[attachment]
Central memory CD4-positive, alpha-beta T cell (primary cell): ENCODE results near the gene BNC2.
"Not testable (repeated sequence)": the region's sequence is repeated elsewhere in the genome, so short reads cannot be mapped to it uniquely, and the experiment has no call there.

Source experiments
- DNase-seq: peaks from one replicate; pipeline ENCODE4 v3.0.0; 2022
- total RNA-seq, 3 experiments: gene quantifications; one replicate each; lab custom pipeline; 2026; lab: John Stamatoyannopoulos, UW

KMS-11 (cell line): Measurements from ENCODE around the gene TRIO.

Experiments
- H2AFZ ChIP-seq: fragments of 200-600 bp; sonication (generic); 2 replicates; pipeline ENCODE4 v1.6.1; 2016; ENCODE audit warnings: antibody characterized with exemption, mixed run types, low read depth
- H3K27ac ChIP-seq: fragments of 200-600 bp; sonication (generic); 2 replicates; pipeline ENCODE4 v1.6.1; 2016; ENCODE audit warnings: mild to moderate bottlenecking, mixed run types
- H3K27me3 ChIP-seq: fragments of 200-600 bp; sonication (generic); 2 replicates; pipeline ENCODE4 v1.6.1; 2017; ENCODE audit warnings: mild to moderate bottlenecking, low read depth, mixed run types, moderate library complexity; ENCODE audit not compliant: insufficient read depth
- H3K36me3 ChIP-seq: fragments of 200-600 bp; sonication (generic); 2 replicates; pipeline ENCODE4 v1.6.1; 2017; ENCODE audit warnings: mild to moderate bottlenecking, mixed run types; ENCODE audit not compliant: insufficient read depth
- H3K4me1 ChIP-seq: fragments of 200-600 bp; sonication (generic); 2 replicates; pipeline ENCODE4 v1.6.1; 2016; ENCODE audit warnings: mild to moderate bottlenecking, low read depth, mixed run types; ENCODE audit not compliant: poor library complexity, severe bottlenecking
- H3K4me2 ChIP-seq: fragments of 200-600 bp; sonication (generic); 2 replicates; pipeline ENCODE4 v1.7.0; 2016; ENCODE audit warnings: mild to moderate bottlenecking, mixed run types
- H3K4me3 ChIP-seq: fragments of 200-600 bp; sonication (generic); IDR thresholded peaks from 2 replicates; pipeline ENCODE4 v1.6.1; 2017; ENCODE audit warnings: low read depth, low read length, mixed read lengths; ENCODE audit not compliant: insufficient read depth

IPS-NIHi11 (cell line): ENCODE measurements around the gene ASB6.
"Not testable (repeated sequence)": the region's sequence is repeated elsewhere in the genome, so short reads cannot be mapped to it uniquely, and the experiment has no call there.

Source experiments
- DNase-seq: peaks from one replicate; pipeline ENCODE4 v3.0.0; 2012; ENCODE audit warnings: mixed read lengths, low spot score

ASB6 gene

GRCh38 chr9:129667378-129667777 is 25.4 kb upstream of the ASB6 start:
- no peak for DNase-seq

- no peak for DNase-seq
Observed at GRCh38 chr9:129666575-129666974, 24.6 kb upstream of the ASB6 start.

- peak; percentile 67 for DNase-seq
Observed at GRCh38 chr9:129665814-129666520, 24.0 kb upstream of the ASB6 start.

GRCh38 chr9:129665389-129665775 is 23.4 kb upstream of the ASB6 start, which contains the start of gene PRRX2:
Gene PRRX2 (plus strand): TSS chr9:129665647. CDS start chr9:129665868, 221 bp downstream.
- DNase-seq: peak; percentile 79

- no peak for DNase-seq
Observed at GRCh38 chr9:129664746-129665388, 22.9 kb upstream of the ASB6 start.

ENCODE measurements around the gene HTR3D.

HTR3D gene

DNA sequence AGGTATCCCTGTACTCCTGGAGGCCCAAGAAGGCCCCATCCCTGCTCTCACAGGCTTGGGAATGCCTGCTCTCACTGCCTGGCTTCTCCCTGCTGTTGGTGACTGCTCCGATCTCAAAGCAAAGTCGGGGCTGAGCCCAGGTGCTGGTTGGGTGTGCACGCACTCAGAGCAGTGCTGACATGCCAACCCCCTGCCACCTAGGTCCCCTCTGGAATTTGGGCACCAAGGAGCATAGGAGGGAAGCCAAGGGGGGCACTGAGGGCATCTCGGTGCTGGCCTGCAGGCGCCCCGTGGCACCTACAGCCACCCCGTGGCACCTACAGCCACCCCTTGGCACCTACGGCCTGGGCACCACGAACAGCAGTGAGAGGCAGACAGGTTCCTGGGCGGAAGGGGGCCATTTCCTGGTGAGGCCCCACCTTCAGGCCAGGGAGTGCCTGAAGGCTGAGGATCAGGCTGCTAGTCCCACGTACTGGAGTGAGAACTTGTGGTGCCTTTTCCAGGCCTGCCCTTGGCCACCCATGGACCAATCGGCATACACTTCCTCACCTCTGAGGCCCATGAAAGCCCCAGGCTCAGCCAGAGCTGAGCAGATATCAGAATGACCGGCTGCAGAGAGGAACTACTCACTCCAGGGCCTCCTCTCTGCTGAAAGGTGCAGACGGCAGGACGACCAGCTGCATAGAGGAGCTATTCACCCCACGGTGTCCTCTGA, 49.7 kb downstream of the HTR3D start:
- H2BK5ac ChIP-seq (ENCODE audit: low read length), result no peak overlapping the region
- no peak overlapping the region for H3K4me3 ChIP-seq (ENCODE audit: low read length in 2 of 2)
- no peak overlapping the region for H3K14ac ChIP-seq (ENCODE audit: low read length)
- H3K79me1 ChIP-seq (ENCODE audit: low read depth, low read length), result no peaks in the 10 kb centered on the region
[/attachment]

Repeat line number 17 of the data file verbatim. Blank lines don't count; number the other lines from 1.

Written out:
Source experiments